As you can see turkey giblets have a lot to offer your dog.

Compared to other types of meats, giblets are low in calories, fats and protein.

For a meat they are very high in cholesterol which I can’t quite figure out.

But I think that the real boost that giblets will give your dog is in the minerals and vitamins that they provide. 

Vitamin- wise the ones to watch out for are A and B.

These come mainly from the liver, which contains far more vitamin A and B than a dog needs in a day or even a week.

This is why your dog should only eat giblets every month or so.  

But how do these vitamins help your dog?

Vitamin A is important for keeping eyes healthy.

Most of us grew up being told that eating carrots was important for our eyesight.

Carrots loaded with vitamin A.

Vitamin A is also used by a dog’s body to keep their immune system nice and strong.

Giblets are high in a number of vitamin Bs. 

And these vitamins are one of the body’s foundations.

Firstly, B vitamins are important to keep the cells in a dog’s body working well.

Secondly, they help convert food into energy. 

But supposing that you like the idea of giblets but your turkey or chicken didn’t come with any giblets?

What can you give your dog instead?

Alternative to giblets

Meat wise, you would be hard pressed to find alternatives to giblets- although you could rotate between turkey, chicken, goose and duck.

I can’t find any information on the exact nutrition provided by duck or geese giblets or how widely available these are (and I suspect the answer is that they aren’t that widely available.

But chicken giblets are nutritionally very similar to turkey giblets. 

Otherwise, you are looking at buying different parts of the giblets separately.

Chicken livers are available from places like Kroger and Walmart. 

Or read this article which will tell you lots more about how they are good for your dogs.

You won’t be spoiled for choice but there are a few products for sale- just make sure that you don’t buy the pet food products!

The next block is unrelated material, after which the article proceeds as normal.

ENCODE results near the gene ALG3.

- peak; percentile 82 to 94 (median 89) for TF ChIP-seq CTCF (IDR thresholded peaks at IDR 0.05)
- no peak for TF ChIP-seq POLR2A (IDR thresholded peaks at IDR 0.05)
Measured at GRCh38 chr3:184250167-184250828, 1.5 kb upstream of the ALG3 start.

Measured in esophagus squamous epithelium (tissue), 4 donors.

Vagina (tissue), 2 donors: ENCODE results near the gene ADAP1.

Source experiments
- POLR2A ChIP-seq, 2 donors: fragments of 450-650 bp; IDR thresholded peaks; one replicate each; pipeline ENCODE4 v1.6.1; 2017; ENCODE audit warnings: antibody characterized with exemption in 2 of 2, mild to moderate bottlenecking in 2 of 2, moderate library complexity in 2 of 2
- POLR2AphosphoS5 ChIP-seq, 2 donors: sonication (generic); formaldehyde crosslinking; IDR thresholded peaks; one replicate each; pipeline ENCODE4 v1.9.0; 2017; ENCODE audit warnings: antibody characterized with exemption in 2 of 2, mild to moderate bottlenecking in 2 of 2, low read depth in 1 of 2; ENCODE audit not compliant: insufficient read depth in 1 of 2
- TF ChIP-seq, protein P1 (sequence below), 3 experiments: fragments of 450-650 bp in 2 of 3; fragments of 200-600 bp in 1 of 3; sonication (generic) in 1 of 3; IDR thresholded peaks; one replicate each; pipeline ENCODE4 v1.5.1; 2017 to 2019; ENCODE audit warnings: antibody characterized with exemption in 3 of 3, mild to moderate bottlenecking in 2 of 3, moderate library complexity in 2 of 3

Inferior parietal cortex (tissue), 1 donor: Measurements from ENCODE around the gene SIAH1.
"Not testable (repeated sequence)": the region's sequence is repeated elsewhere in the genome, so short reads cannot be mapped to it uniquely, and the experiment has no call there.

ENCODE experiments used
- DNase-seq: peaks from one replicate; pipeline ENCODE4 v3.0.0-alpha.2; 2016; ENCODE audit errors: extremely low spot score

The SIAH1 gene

And something that I wasn’t aware of is that in shops such as Walmart, you can buy packs of chicken giblets separately. 

Giblets are some of the most unsavoury parts of a chicken or turkey.

But they aren’t the only ones.

There’s another chicken body part that most of us would never think of eating but are great treats for our dogs. 

Can dogs eat chicken feet?

Chicken feet are nutritionally very different to chicken giblets but the result should be the same- one happy dog. 

Chicken feet are essentially just skin and bones so they will be high in calcium.

And by eating raw bones, the bones in a dog’s own body benefit because of minerals such as glucosamine.

Also, chewing on bones is thought to help a dog clean its teeth. 

And the fat and oil that are in the skin on the chicken feet will help keep your dog’s coat glossy.  

With everything that I have said up until this point about the dangers of eating raw chicken or turkey, I would plump for the dried products.

Because of their size, shape and texture chicken feet are a potential choking hazard to some dogs.

You know those dogs who don’t chew properly and before you know it the foot is stuck in the back of their throat…

Other unsavoury body parts

Chickens and turkeys aren’t the only animals that contain body parts which are too unsavoury for most humans to eat but are nutritious and loved by dogs.

Tripe is the stomach lining in animals such as cows, sheep and pigs.

Although now most tripe that isn’t destined for the bin finds its way into dog food, up until 50 years or so ago it was regularly eaten by people because it was such a cheap meat.

At least that is the situation in the UK and I suspect the US as well.

It is a very common ingredient in many raw dog food mixes- just go online and see how many different meat combinations contain tripe.

I have seen chicken and tripe, beef and tripe and fish and tripe to name but a few.

A big reason why it has fallen out of favour with people is because it absolutely stinks when it’s raw. 

You simply wouldn’t believe how disgusting your kitchen would smell.

Which is a shame because nutritionally it has a lot to offer. 

It is low in calories and fat and contains high levels of B vitamins and important minerals such as selenium and zinc both of which your dog’s body will use to help with their metabolism and to boost their immune system.